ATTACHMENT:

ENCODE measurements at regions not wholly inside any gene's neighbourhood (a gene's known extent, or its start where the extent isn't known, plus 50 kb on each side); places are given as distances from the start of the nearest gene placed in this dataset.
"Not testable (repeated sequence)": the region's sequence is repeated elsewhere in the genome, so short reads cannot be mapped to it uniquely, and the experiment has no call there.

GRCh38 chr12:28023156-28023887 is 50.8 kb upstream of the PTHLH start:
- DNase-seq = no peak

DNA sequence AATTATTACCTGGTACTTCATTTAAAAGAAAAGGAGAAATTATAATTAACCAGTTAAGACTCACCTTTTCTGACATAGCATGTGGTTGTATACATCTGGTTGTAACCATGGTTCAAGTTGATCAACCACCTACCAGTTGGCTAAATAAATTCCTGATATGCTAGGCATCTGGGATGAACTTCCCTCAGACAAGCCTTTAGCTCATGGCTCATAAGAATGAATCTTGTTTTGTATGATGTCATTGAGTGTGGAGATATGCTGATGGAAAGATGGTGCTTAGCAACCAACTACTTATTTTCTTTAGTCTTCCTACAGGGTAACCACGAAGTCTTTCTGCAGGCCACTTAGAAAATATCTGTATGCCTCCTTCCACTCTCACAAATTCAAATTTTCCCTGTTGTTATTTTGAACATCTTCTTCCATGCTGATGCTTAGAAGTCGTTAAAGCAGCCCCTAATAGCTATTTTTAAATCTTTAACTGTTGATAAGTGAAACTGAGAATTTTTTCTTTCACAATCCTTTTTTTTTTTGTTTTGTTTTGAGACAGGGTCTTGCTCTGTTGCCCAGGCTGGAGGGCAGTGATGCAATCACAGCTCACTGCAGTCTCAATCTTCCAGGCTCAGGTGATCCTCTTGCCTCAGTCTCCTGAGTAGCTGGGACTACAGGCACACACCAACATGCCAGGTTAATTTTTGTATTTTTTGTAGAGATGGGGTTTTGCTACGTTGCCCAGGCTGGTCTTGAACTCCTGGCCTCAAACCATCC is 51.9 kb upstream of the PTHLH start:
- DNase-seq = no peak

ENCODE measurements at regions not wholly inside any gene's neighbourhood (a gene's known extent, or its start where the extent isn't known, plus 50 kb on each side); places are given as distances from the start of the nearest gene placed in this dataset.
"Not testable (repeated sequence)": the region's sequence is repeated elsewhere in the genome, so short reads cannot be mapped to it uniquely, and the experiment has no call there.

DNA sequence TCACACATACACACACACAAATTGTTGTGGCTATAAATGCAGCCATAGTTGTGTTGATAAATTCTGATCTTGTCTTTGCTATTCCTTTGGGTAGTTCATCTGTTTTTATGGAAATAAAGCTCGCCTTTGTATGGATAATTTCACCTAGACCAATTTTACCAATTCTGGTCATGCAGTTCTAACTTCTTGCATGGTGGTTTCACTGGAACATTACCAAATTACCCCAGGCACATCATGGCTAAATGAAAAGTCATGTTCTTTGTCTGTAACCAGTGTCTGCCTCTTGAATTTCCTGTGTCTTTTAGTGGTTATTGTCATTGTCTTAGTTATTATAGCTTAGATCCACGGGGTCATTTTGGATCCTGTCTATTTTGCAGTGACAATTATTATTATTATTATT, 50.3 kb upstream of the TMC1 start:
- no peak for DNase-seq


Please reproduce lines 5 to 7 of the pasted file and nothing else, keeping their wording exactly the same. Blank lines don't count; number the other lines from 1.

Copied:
DNA sequence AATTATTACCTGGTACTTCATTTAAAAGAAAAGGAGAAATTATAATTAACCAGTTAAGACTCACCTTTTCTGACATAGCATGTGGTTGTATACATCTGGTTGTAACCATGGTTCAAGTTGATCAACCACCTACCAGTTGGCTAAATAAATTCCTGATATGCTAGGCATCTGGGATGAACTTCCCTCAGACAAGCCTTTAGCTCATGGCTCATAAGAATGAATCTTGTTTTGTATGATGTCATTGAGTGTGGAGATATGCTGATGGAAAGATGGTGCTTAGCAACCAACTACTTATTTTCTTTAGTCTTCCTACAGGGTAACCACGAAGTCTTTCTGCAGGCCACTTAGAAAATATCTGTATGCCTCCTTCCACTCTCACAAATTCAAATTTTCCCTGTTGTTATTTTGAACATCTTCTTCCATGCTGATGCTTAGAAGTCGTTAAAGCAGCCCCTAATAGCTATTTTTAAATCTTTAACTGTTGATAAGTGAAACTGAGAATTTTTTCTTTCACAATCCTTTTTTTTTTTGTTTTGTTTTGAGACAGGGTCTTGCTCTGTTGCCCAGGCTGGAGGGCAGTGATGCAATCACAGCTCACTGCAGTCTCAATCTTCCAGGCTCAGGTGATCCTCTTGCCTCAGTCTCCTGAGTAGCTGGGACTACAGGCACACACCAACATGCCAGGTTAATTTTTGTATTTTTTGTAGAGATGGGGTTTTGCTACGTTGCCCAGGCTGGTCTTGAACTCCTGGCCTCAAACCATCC is 51.9 kb upstream of the PTHLH start:
- DNase-seq = no peak

ENCODE measurements at regions not wholly inside any gene's neighbourhood (a gene's known extent, or its start where the extent isn't known, plus 50 kb on each side); places are given as distances from the start of the nearest gene placed in this dataset.